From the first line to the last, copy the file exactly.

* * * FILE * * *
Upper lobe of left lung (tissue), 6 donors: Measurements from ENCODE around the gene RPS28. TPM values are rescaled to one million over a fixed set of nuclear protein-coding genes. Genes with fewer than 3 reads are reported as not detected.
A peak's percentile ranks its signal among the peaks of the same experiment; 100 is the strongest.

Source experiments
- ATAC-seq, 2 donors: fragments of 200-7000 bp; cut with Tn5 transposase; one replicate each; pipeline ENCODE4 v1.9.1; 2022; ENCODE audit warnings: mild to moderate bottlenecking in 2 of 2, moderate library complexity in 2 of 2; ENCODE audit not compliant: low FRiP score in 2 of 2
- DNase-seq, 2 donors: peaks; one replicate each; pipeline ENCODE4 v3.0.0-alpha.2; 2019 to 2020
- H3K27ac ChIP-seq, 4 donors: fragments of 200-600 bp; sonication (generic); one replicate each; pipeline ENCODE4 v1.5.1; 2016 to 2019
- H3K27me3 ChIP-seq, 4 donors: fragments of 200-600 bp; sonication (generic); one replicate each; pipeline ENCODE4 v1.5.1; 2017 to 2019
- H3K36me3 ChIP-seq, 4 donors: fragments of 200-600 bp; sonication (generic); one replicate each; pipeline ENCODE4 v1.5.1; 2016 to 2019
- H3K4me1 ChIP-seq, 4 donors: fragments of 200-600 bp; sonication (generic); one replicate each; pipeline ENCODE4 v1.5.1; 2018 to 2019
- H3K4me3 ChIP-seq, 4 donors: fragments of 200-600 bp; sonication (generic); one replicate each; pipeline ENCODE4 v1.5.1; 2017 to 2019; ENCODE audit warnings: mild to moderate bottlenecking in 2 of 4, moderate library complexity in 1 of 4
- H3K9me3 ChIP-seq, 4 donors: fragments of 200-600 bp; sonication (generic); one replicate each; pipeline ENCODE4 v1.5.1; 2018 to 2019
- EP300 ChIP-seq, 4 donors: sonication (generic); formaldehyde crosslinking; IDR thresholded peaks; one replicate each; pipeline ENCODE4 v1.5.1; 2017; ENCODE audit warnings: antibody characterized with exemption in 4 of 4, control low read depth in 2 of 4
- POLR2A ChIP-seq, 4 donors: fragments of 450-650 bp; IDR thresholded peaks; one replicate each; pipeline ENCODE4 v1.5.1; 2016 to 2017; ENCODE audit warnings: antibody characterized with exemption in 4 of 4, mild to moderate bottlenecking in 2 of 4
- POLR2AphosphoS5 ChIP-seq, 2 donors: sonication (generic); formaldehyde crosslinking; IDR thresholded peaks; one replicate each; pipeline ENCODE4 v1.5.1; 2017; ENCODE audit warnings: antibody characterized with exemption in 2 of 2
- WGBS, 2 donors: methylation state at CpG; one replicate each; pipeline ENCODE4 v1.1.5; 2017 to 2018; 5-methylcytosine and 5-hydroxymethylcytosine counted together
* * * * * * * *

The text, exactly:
Upper lobe of left lung (tissue), 6 donors: Measurements from ENCODE around the gene RPS28. TPM values are rescaled to one million over a fixed set of nuclear protein-coding genes. Genes with fewer than 3 reads are reported as not detected.
A peak's percentile ranks its signal among the peaks of the same experiment; 100 is the strongest.

Source experiments
- ATAC-seq, 2 donors: fragments of 200-7000 bp; cut with Tn5 transposase; one replicate each; pipeline ENCODE4 v1.9.1; 2022; ENCODE audit warnings: mild to moderate bottlenecking in 2 of 2, moderate library complexity in 2 of 2; ENCODE audit not compliant: low FRiP score in 2 of 2
- DNase-seq, 2 donors: peaks; one replicate each; pipeline ENCODE4 v3.0.0-alpha.2; 2019 to 2020
- H3K27ac ChIP-seq, 4 donors: fragments of 200-600 bp; sonication (generic); one replicate each; pipeline ENCODE4 v1.5.1; 2016 to 2019
- H3K27me3 ChIP-seq, 4 donors: fragments of 200-600 bp; sonication (generic); one replicate each; pipeline ENCODE4 v1.5.1; 2017 to 2019
- H3K36me3 ChIP-seq, 4 donors: fragments of 200-600 bp; sonication (generic); one replicate each; pipeline ENCODE4 v1.5.1; 2016 to 2019
- H3K4me1 ChIP-seq, 4 donors: fragments of 200-600 bp; sonication (generic); one replicate each; pipeline ENCODE4 v1.5.1; 2018 to 2019
- H3K4me3 ChIP-seq, 4 donors: fragments of 200-600 bp; sonication (generic); one replicate each; pipeline ENCODE4 v1.5.1; 2017 to 2019; ENCODE audit warnings: mild to moderate bottlenecking in 2 of 4, moderate library complexity in 1 of 4
- H3K9me3 ChIP-seq, 4 donors: fragments of 200-600 bp; sonication (generic); one replicate each; pipeline ENCODE4 v1.5.1; 2018 to 2019
- EP300 ChIP-seq, 4 donors: sonication (generic); formaldehyde crosslinking; IDR thresholded peaks; one replicate each; pipeline ENCODE4 v1.5.1; 2017; ENCODE audit warnings: antibody characterized with exemption in 4 of 4, control low read depth in 2 of 4
- POLR2A ChIP-seq, 4 donors: fragments of 450-650 bp; IDR thresholded peaks; one replicate each; pipeline ENCODE4 v1.5.1; 2016 to 2017; ENCODE audit warnings: antibody characterized with exemption in 4 of 4, mild to moderate bottlenecking in 2 of 4
- POLR2AphosphoS5 ChIP-seq, 2 donors: sonication (generic); formaldehyde crosslinking; IDR thresholded peaks; one replicate each; pipeline ENCODE4 v1.5.1; 2017; ENCODE audit warnings: antibody characterized with exemption in 2 of 2
- WGBS, 2 donors: methylation state at CpG; one replicate each; pipeline ENCODE4 v1.1.5; 2017 to 2018; 5-methylcytosine and 5-hydroxymethylcytosine counted together